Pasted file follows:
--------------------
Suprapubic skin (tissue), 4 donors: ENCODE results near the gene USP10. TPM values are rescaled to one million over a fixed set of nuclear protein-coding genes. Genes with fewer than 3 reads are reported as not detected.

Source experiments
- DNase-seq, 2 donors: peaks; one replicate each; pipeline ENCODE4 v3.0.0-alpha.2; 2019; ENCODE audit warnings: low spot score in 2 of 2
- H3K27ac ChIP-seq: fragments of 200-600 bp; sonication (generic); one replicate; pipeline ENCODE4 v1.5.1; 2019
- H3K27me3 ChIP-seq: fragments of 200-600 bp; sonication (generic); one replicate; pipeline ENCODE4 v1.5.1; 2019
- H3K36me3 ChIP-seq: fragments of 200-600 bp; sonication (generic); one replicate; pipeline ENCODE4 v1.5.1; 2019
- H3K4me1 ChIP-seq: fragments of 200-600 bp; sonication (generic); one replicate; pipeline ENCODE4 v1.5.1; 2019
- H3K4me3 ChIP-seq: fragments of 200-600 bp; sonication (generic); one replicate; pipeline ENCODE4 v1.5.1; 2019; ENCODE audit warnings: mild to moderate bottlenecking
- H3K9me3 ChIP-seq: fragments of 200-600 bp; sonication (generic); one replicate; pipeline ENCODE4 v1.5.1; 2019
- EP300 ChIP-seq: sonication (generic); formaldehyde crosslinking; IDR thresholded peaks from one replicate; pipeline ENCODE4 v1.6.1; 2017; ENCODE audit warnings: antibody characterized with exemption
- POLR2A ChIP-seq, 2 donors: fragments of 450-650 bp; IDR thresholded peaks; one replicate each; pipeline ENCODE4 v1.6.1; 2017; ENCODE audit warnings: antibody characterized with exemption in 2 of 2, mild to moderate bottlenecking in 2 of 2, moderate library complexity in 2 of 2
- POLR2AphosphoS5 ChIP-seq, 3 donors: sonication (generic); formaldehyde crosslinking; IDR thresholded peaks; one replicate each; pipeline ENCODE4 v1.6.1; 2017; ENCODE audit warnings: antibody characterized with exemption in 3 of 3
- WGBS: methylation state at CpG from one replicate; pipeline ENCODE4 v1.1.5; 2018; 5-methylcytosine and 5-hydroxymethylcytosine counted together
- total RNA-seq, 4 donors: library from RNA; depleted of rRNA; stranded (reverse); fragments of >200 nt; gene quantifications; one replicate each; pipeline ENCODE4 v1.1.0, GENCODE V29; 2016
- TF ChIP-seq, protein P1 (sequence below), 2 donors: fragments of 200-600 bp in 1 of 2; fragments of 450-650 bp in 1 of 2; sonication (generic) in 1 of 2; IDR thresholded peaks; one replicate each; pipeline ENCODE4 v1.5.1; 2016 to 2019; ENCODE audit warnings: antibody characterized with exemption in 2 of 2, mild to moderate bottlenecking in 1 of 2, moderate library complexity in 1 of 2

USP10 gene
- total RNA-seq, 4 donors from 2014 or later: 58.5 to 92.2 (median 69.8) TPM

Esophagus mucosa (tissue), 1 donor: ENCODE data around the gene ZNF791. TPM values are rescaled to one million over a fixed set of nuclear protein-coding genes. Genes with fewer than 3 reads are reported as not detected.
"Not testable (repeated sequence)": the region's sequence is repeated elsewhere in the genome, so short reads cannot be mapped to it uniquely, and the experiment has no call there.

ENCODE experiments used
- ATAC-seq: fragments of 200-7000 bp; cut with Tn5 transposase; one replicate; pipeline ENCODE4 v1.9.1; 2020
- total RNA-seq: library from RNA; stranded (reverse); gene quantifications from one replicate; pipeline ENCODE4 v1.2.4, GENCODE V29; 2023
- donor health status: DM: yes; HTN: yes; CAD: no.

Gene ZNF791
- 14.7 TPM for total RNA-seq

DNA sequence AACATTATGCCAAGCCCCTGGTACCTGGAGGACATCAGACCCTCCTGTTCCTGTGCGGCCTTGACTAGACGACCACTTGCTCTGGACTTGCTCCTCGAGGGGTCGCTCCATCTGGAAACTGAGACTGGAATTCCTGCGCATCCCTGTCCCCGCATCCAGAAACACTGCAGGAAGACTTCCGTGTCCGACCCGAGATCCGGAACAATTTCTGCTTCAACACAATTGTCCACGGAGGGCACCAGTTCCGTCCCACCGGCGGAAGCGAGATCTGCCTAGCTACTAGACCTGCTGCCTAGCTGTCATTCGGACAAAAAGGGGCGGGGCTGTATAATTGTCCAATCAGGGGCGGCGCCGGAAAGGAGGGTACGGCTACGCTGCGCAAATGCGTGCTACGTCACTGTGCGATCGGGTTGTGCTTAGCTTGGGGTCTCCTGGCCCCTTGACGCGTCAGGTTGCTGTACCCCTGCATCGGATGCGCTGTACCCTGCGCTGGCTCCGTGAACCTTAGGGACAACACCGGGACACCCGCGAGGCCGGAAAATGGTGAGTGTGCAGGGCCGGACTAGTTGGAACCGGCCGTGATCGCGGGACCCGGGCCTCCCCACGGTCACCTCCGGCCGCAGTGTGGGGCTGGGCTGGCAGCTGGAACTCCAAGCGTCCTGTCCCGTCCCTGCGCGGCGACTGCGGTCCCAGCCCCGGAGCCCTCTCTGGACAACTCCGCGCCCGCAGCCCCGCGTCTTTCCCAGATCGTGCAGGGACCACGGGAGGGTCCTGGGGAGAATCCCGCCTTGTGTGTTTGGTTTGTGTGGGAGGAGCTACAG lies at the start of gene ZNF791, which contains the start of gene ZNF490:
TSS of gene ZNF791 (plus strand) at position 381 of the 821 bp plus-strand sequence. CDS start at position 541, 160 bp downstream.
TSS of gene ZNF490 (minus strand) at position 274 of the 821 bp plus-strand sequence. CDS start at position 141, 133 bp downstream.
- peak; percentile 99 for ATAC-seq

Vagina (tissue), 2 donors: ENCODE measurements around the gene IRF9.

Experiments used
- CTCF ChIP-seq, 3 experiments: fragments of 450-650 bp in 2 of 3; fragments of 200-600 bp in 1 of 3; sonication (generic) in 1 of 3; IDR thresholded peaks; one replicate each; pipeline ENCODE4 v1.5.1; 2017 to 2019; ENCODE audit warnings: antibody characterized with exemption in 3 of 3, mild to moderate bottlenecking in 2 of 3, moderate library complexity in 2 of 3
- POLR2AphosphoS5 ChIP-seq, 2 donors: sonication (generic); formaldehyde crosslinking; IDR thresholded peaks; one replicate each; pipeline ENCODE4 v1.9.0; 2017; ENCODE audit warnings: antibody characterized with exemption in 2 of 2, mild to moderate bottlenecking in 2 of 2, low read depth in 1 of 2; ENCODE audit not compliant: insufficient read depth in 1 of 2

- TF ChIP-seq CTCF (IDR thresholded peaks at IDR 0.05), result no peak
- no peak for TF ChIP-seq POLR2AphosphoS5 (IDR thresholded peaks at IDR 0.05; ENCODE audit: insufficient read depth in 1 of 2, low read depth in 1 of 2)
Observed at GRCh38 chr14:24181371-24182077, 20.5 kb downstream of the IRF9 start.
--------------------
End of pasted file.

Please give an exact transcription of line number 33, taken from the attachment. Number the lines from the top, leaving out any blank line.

- POLR2AphosphoS5 ChIP-seq, 2 donors: sonication (generic); formaldehyde crosslinking; IDR thresholded peaks; one replicate each; pipeline ENCODE4 v1.9.0; 2017; ENCODE audit warnings: antibody characterized with exemption in 2 of 2, mild to moderate bottlenecking in 2 of 2, low read depth in 1 of 2; ENCODE audit not compliant: insufficient read depth in 1 of 2